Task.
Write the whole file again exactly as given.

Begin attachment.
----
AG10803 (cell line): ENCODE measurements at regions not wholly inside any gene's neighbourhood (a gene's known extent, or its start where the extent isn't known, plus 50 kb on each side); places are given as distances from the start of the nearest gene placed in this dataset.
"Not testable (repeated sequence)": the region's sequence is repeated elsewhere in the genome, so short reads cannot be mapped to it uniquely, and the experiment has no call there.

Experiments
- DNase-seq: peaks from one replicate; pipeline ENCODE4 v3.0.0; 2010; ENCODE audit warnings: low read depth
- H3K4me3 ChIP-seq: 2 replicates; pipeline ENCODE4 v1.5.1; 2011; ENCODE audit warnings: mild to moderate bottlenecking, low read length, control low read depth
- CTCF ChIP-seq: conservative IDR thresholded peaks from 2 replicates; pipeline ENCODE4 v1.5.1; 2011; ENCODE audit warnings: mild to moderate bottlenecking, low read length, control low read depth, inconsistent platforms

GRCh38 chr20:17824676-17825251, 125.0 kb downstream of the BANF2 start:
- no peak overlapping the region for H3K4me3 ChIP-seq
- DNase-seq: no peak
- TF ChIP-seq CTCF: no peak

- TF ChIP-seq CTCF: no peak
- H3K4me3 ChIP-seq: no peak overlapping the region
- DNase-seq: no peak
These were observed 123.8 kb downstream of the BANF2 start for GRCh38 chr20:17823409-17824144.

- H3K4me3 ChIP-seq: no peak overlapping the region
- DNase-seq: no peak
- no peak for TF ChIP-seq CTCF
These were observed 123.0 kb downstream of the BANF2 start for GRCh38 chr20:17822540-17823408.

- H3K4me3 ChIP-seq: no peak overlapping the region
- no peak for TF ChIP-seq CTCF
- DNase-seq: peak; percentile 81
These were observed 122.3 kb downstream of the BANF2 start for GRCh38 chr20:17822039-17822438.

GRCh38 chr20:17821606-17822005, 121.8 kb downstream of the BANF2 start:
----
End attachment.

AG10803 (cell line): ENCODE measurements at regions not wholly inside any gene's neighbourhood (a gene's known extent, or its start where the extent isn't known, plus 50 kb on each side); places are given as distances from the start of the nearest gene placed in this dataset.
"Not testable (repeated sequence)": the region's sequence is repeated elsewhere in the genome, so short reads cannot be mapped to it uniquely, and the experiment has no call there.

Experiments
- DNase-seq: peaks from one replicate; pipeline ENCODE4 v3.0.0; 2010; ENCODE audit warnings: low read depth
- H3K4me3 ChIP-seq: 2 replicates; pipeline ENCODE4 v1.5.1; 2011; ENCODE audit warnings: mild to moderate bottlenecking, low read length, control low read depth
- CTCF ChIP-seq: conservative IDR thresholded peaks from 2 replicates; pipeline ENCODE4 v1.5.1; 2011; ENCODE audit warnings: mild to moderate bottlenecking, low read length, control low read depth, inconsistent platforms

GRCh38 chr20:17824676-17825251, 125.0 kb downstream of the BANF2 start:
- no peak overlapping the region for H3K4me3 ChIP-seq
- DNase-seq: no peak
- TF ChIP-seq CTCF: no peak

- TF ChIP-seq CTCF: no peak
- H3K4me3 ChIP-seq: no peak overlapping the region
- DNase-seq: no peak
These were observed 123.8 kb downstream of the BANF2 start for GRCh38 chr20:17823409-17824144.

- H3K4me3 ChIP-seq: no peak overlapping the region
- DNase-seq: no peak
- no peak for TF ChIP-seq CTCF
These were observed 123.0 kb downstream of the BANF2 start for GRCh38 chr20:17822540-17823408.

- H3K4me3 ChIP-seq: no peak overlapping the region
- no peak for TF ChIP-seq CTCF
- DNase-seq: peak; percentile 81
These were observed 122.3 kb downstream of the BANF2 start for GRCh38 chr20:17822039-17822438.

GRCh38 chr20:17821606-17822005, 121.8 kb downstream of the BANF2 start: